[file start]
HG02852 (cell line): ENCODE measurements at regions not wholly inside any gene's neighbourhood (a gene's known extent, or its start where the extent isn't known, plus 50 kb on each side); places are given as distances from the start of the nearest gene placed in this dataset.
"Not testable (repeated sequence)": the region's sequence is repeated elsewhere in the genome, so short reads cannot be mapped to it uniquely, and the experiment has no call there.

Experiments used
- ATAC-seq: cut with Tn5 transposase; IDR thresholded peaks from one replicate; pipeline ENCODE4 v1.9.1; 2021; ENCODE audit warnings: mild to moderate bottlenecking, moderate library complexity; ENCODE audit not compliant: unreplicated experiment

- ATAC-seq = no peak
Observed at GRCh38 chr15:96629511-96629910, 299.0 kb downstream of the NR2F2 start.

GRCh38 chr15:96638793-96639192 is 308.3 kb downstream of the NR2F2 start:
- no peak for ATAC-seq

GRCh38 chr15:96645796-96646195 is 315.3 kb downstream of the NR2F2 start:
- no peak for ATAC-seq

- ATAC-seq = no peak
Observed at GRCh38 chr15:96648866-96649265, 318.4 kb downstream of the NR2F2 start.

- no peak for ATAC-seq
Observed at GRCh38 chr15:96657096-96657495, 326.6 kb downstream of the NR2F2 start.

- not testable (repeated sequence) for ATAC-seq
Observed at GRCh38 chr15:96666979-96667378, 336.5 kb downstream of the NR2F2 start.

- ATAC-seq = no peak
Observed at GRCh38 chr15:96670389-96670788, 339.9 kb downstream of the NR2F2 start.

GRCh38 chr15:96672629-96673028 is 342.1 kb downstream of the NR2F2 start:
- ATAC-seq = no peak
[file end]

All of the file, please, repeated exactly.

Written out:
HG02852 (cell line): ENCODE measurements at regions not wholly inside any gene's neighbourhood (a gene's known extent, or its start where the extent isn't known, plus 50 kb on each side); places are given as distances from the start of the nearest gene placed in this dataset.
"Not testable (repeated sequence)": the region's sequence is repeated elsewhere in the genome, so short reads cannot be mapped to it uniquely, and the experiment has no call there.

Experiments used
- ATAC-seq: cut with Tn5 transposase; IDR thresholded peaks from one replicate; pipeline ENCODE4 v1.9.1; 2021; ENCODE audit warnings: mild to moderate bottlenecking, moderate library complexity; ENCODE audit not compliant: unreplicated experiment

- ATAC-seq = no peak
Observed at GRCh38 chr15:96629511-96629910, 299.0 kb downstream of the NR2F2 start.

GRCh38 chr15:96638793-96639192 is 308.3 kb downstream of the NR2F2 start:
- no peak for ATAC-seq

GRCh38 chr15:96645796-96646195 is 315.3 kb downstream of the NR2F2 start:
- no peak for ATAC-seq

- ATAC-seq = no peak
Observed at GRCh38 chr15:96648866-96649265, 318.4 kb downstream of the NR2F2 start.

- no peak for ATAC-seq
Observed at GRCh38 chr15:96657096-96657495, 326.6 kb downstream of the NR2F2 start.

- not testable (repeated sequence) for ATAC-seq
Observed at GRCh38 chr15:96666979-96667378, 336.5 kb downstream of the NR2F2 start.

- ATAC-seq = no peak
Observed at GRCh38 chr15:96670389-96670788, 339.9 kb downstream of the NR2F2 start.

GRCh38 chr15:96672629-96673028 is 342.1 kb downstream of the NR2F2 start:
- ATAC-seq = no peak